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Proposed sale of power plant involves switch to natural gas

By Steven A. Rosenberg
Globe Staff / February 5, 2012
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While the deal to sell the Salem Harbor Power Station has not yet been completed, Salem Mayor Kim Driscoll likes what she’s hearing about the proposed plan to convert the coal-and-oil-fired power plant to a natural gas facility.

“We’re cautiously optimistic that it may lead to a redevelopment of that site,’’ said Driscoll.

Dominion, the Virginia-based energy company that owns the Salem power plant, confirmed last week that is negotiating to sell the site to New Jersey-based Footprint Power. Footprint has applied for a permit with ISO New England, the area’s electric grid operator, to connect to the electric grid in order to provide natural gas-generated electricity to the region in 2016.

Last year Dominion announced plans to close the Salem plant in June 2014. ISO New England spokeswoman Marcia Blomberg said Dominion is obligated to provide electricity to the power grid in New England “when needed’’ for the next two years. She did not rule out the plant closing earlier if Dominion were to apply for a waiver.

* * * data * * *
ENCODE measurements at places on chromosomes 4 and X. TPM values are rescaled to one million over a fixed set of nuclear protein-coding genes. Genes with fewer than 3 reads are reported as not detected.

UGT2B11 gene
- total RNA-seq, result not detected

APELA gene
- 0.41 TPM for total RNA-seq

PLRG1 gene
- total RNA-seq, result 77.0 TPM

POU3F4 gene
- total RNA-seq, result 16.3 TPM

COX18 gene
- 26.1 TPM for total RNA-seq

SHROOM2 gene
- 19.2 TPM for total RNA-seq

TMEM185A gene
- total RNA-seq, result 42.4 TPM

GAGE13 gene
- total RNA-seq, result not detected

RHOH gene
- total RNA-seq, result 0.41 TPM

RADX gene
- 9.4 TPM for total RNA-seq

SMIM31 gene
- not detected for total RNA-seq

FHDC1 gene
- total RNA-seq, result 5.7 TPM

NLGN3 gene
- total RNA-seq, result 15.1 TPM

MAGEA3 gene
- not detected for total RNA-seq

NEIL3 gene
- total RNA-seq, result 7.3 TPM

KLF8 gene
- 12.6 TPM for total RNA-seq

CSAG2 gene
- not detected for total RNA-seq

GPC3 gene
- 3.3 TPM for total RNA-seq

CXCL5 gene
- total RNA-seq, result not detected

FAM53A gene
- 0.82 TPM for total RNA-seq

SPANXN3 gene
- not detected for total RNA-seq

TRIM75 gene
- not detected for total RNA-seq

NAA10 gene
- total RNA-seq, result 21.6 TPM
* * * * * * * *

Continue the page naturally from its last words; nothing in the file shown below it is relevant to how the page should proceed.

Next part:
“If conditions changed and a reliability study were to show that the generator was no longer needed to ensure reliability, the generator would be permitted to leave the capacity market,’’ said Blomberg.

The announcement of the negotiations comes after months of speculation about the future of the plant, which has operated in Salem for more than 60 years. Dominion bought the plant seven years ago, and has slowly reduced production since then. Once a 745-megawatt power plant, it provided enough electricity to heat 750,000 Massachusetts and New Hampshire homes every year. But in December, the plant closed two of its generating units and reduced its overall power to 580 megawatts.